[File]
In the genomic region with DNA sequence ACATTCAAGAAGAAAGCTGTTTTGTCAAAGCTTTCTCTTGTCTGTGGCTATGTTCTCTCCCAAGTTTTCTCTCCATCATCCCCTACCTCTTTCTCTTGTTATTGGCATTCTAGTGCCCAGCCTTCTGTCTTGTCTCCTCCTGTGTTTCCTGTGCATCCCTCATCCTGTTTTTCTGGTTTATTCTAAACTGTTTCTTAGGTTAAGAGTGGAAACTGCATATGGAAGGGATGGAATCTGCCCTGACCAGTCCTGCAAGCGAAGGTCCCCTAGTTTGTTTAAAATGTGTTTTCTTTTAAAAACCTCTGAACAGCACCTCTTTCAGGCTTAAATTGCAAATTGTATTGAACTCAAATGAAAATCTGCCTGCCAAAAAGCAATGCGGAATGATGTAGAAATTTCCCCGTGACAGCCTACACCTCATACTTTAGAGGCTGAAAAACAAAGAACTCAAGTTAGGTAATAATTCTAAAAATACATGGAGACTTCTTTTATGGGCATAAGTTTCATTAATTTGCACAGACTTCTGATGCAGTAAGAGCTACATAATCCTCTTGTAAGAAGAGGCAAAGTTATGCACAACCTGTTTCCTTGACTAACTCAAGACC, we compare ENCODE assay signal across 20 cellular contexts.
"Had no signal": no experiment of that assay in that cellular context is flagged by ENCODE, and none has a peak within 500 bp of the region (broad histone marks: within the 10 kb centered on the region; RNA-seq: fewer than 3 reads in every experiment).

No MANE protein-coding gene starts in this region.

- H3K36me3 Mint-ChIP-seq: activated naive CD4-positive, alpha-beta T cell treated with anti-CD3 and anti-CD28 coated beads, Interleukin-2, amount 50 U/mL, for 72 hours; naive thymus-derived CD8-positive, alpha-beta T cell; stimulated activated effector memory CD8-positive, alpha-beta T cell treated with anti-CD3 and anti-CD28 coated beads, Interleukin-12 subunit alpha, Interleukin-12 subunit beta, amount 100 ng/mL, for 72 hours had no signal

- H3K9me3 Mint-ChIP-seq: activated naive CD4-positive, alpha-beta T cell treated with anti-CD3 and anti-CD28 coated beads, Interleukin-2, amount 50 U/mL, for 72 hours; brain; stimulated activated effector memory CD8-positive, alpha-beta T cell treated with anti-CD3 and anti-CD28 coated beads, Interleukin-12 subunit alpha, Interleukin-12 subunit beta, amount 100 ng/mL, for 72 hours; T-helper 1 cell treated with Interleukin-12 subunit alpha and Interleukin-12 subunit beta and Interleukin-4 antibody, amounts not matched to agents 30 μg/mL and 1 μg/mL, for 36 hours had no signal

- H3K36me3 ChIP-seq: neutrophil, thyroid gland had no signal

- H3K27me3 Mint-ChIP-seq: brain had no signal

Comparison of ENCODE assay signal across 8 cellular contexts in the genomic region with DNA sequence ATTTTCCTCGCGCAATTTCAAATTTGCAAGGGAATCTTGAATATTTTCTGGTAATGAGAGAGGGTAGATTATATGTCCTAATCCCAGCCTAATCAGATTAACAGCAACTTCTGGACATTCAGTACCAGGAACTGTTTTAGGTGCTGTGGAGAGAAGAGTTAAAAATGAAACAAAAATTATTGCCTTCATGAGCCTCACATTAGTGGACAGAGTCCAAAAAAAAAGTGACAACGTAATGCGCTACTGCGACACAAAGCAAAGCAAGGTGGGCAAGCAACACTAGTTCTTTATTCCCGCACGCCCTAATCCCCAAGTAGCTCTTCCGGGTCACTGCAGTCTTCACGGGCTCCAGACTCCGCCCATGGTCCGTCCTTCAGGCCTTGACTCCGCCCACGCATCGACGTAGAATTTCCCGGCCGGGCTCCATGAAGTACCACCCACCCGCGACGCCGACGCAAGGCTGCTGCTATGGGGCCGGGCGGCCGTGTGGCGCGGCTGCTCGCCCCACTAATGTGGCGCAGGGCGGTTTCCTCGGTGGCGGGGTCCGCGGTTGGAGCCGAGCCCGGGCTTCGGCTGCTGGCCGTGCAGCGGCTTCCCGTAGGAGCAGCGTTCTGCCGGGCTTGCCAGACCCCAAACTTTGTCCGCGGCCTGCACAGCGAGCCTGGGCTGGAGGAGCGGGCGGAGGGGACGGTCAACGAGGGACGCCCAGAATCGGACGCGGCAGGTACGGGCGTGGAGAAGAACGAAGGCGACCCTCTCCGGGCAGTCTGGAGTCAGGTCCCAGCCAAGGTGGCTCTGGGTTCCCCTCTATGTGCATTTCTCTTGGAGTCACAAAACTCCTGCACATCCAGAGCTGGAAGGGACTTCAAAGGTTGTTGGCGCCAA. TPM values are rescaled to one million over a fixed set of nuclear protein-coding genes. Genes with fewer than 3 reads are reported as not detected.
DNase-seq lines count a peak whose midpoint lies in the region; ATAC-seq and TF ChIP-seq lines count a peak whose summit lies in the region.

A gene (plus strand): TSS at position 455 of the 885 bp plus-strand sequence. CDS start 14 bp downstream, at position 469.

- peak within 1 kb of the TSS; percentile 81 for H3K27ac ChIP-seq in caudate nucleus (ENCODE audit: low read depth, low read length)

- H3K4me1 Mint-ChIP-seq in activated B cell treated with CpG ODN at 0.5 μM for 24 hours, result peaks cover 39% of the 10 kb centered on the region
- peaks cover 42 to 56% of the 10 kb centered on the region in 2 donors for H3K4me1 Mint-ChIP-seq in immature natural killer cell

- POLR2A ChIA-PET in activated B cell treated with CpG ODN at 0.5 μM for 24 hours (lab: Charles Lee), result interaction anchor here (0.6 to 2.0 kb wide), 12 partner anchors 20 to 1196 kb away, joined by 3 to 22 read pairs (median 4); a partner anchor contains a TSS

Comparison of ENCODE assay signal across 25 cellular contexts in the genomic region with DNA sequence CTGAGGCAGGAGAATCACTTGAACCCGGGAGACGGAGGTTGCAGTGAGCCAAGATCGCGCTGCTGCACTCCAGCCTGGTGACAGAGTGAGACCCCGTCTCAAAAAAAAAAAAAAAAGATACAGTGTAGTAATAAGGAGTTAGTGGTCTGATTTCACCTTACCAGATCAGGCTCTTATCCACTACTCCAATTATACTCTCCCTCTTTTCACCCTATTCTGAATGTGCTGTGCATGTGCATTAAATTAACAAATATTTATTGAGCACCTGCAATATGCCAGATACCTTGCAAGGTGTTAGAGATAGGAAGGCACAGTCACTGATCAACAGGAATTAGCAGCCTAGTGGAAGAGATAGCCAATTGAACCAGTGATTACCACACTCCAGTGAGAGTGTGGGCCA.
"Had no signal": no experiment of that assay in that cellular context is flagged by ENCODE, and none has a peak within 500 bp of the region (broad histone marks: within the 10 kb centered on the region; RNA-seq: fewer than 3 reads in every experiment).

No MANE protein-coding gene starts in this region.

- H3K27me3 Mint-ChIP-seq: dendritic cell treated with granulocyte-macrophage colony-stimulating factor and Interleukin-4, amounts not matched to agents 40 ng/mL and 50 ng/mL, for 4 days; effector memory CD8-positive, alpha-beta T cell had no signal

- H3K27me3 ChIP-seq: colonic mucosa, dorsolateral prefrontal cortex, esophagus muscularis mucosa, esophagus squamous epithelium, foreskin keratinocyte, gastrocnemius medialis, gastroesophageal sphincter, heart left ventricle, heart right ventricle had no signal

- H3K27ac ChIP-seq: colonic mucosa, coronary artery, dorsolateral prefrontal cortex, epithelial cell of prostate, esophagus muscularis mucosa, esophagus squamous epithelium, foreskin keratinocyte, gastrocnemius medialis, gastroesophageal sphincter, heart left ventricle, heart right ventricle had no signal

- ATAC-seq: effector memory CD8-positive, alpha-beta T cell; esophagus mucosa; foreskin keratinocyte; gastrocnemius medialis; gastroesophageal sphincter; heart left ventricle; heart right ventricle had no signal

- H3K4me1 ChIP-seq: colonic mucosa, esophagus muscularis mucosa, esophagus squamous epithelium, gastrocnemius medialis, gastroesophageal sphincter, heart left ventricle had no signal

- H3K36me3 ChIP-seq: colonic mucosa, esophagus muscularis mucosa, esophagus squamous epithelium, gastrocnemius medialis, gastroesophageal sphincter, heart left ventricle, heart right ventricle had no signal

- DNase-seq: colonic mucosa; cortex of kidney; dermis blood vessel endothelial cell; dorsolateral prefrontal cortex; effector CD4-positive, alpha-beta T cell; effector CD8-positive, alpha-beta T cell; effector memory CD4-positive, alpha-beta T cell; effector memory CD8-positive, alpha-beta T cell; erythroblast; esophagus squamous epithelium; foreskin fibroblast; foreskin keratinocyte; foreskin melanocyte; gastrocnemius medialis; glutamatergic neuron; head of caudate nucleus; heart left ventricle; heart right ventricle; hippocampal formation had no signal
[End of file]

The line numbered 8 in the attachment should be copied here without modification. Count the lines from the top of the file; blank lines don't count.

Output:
Comparison of ENCODE assay signal across 8 cellular contexts in the genomic region with DNA sequence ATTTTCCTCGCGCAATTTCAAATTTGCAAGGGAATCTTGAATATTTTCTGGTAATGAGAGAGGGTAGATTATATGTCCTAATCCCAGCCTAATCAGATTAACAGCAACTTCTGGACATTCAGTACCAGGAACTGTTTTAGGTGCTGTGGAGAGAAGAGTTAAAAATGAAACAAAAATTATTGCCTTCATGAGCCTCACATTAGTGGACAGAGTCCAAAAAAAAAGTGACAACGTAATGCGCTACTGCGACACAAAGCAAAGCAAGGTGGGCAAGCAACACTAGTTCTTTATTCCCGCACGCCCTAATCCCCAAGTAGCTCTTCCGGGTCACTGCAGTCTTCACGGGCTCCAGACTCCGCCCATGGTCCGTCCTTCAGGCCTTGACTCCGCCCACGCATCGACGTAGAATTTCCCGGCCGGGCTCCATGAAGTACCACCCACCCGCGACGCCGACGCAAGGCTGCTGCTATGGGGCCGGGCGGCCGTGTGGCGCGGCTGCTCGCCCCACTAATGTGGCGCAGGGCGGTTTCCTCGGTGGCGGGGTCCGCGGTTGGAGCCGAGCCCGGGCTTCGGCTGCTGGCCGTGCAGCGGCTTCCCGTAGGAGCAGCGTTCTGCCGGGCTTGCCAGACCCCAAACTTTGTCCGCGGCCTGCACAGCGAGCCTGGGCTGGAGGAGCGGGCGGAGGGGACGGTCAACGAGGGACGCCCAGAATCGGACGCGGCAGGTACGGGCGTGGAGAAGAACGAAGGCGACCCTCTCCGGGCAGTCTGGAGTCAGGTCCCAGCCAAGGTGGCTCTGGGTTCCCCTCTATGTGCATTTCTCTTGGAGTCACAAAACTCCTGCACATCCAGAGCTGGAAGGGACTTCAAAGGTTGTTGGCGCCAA. TPM values are rescaled to one million over a fixed set of nuclear protein-coding genes. Genes with fewer than 3 reads are reported as not detected.